Writing a Cat-tastic Bio
Writing about yourself can feel challenging and maybe even a little awkward, but your bio is an important opportunity to introduce yourself to prospective cat parents and share what you bring to the table. Read our tips below on best practices, what to include, and what to avoid so you can put your best paw forward when writing your bio!
It's About You!
The best way to make your profile stand out from the crowd is to write an engaging and informative bio that is purrsonal to you. This is your chance to share a little about what makes you you, and a lot about your love of cats! Your bio helps prospective cat parents learn more about your cat-related or transfurrable skills, how well your schedule and area might fit their needs, and if your purrsonalities might be a good match!
The most important thing to do in your bio is to be honest. Are you looking to gain more experience with cats after having only casually cat-sat for family and friends? Great! Have you always wanted to meet as many cats as possible because they’re simply the best? Us too!
It’s okay if you do not have professional cat experience or many years of volunteering at a shelter under your belt. What we all have in common is wanting to make sure our kitties get the best care! Your bio helps cat parents see what you bring to the table in achieving that.
- Use spell check. While it can’t catch everything, it can help with some things that are easy to miss when you’re so focused on creating excellent content!
- Ask a trusted friend or colleague to read it over - Fresh eyes often see things we might have missed after staring at our own work for a while. Ask someone you trust to read it over; they might catch an error or have a suggestion on how to include more of your purrsonality since they know you well!
- Aim for 300 words! Our top-performing sitters typically have bios that are 300 words or longer. Why? Because writing a detailed and keyword-rich bio gives your listing an SEO (Search Engine Optimization) boost, meaning it's more likely to appear at the top of search results when cat parents are searching for the purrfect sitter. An SEO boost means more visibility and more visibility means more potential bookings!
- Break your bio into paragraphs, or use bullet points. We all get overwhelmed when we see a huge chunk of text, so help yourself and your readers by breaking it down.
How to Start
If you’re feeling at a wall with how to begin, start with writing about your own cats! Tell us about their names, their personalities, and how you give them the best care - then you’re off to the races and already showing us some awesome insight into you!
What to Include
- Your professional goals as a Meowtel sitter – This is where you can help prospective cat parents learn about what makes you so excited to cat-sit and what you love most about cats (OK, we realize that last point might put you over the 300-word goal by A LOT, so try to keep your love for cats contained within a paw-ful of sentences).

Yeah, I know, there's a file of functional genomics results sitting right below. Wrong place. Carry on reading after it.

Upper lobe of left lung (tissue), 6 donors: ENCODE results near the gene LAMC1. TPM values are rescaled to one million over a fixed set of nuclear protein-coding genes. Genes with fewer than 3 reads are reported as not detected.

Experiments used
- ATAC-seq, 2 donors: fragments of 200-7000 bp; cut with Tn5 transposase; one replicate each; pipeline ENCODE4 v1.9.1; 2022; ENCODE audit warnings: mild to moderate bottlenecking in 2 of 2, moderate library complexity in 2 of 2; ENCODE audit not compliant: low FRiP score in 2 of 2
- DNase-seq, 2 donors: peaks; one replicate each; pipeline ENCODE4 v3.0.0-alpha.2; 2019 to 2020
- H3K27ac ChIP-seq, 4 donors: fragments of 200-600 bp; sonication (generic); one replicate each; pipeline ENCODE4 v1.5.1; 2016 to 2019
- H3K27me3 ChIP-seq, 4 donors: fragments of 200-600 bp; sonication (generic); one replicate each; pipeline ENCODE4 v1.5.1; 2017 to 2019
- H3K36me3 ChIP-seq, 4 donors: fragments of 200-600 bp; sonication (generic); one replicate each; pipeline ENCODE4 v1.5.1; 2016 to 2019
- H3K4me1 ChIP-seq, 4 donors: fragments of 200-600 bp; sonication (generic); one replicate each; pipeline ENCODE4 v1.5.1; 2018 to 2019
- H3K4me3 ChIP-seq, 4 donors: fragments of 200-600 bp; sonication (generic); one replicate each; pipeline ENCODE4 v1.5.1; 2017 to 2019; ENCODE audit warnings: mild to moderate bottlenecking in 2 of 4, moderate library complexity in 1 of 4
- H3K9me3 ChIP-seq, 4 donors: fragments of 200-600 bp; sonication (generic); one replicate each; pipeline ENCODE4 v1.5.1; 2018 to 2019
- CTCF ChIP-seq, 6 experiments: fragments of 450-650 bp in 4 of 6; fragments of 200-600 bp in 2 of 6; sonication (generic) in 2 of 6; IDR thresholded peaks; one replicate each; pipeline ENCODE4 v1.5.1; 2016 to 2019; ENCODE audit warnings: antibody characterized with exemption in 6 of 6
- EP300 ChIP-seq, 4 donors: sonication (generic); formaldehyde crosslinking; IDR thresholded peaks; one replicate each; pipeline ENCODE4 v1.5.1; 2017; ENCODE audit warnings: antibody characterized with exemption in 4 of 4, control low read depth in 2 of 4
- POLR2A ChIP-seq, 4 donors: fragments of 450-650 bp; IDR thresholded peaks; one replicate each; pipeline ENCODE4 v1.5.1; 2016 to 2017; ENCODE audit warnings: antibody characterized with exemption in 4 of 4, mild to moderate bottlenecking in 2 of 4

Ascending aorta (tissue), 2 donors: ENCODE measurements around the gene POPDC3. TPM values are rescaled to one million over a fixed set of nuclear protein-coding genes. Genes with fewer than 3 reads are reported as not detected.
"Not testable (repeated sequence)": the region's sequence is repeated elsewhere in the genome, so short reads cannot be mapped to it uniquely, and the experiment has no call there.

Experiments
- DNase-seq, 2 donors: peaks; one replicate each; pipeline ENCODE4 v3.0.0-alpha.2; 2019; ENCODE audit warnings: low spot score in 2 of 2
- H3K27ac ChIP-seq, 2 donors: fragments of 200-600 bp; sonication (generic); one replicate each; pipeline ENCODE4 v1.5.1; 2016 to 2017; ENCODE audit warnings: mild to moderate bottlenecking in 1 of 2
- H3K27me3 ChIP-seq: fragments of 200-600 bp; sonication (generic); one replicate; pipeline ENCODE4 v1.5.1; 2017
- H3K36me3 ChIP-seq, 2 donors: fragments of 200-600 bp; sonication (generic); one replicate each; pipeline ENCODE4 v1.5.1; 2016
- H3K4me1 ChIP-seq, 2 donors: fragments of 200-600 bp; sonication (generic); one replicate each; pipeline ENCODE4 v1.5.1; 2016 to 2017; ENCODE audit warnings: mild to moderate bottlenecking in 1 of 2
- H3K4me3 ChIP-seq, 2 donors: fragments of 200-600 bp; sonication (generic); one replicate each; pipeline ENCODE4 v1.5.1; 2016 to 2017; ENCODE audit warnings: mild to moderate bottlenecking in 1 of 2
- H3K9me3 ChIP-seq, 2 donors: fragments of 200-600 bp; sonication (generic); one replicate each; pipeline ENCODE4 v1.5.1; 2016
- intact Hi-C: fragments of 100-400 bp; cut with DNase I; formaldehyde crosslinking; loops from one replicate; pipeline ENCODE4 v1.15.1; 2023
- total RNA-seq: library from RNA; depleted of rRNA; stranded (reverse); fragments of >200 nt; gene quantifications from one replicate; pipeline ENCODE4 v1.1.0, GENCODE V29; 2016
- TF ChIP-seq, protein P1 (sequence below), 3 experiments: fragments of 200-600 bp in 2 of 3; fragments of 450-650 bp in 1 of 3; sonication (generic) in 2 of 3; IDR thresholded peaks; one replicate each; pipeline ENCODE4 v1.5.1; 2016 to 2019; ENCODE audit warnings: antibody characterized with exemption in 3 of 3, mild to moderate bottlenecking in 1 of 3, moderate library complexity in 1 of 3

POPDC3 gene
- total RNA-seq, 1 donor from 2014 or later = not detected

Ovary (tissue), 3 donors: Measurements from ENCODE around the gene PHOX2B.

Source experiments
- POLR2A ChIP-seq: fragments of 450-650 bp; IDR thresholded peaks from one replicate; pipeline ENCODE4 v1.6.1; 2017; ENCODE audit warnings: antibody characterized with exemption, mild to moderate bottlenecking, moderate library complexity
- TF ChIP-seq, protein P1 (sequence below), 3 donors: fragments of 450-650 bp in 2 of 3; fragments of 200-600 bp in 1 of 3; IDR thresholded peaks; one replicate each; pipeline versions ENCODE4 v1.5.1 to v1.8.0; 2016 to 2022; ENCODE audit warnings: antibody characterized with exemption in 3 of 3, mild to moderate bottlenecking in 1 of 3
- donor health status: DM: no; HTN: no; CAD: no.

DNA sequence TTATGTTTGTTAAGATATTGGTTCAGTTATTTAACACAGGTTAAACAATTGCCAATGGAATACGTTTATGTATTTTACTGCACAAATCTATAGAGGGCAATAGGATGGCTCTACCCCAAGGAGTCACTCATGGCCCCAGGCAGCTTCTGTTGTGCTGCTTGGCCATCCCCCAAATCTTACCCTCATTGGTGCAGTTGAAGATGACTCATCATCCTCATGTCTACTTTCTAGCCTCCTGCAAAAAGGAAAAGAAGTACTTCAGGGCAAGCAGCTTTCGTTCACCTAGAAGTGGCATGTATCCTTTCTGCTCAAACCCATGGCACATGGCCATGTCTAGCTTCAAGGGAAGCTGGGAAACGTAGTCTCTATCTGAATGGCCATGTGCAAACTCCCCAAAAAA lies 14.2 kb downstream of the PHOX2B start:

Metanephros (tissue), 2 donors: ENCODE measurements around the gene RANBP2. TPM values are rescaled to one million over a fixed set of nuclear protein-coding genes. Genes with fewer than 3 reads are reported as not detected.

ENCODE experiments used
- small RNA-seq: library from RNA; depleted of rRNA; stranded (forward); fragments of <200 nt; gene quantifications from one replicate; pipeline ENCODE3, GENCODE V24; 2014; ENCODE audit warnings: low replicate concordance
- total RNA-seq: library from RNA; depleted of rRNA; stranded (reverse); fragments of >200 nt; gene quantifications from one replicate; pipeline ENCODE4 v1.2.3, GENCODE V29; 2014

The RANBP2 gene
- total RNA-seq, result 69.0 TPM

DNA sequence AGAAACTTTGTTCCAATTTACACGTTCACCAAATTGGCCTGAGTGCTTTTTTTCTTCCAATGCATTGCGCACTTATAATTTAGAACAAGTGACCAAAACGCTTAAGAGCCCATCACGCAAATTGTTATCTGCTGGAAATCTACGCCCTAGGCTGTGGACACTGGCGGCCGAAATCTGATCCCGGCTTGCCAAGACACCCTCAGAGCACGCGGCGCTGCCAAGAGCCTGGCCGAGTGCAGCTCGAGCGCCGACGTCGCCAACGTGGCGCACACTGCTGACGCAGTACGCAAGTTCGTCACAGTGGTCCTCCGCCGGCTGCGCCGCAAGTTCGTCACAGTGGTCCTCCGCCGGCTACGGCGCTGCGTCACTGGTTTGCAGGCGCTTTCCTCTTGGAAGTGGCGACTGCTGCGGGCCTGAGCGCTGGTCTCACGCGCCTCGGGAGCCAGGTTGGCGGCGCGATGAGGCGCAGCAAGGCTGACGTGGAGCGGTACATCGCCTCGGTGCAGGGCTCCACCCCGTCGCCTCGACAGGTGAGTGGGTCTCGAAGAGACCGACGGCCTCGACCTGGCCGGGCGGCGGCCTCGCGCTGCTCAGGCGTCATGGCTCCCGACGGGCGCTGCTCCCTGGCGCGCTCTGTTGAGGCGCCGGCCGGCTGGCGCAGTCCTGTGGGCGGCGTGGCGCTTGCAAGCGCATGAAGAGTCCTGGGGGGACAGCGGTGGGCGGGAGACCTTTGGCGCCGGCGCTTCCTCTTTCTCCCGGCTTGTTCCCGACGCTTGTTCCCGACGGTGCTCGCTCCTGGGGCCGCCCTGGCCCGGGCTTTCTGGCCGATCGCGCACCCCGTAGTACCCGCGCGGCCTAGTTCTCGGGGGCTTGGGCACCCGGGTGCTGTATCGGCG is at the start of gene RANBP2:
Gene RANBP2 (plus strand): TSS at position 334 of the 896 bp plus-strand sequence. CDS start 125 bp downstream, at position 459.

- Your approach to meeting new cats
- Your experience as a cat sitter, shelter or humane society volunteer (if any)
- Your cat medication experience (ointments, eye/ear drops, oral medications, insulin injections, sub Q fluids)
- Your ability to meet client's expectations
- Your schedule availability AND limitations
- The areas you serve (specific neighborhoods or metro areas within your service radius)
- Your COVID/illness precautions and cleanliness practices within clients’ homes
- Your purrsonality – This is where you can give cat parents a glimpse into what makes you you! You can share your hobbies, interests, background, or fun facts about yourself. Be creative!
What to Avoid
- Offering boarding, kenneling, grooming, bathing, nail trimming, or any other service we do not offer
- Promoting other products or services you might sell
- Cross-referencing competitors’ websites or offering non-cat-related services
- Listing unaffiliated testimonials or reviews of your services from other sites
- Including social media handles, excessive use of social media abbreviations and emojis, or any links to individual content such as but not limited to blog posts, YouTube channels, personal websites, etc.
- Including personal contact information like your email address or phone number
- Detailed descriptions of cat loss or illness. It’s totally OK to mention how the cats you’ve loved have informed your kitty care, your medication experience, and your possible motivations to cat-sit. Since pet loss is a painful topic for all of us, we just recommend keeping your bio as paw-sitive as possible.
It’s Not About Purrfection - It’s About Trust
Writing a bio is about creating an authentic representation of yourself to prospective cat parents, so it’s OK if you aren’t purrfect (only our cats are 😻). As cat parents, we want to know that you’re reliable, professional, and communicative! As human beings, we want to see that you’re a unique individual who we feel we can get to know. So don’t stress; start writing, and tell us about what a cool cat you are!
Picture by calicodesign from Pixabay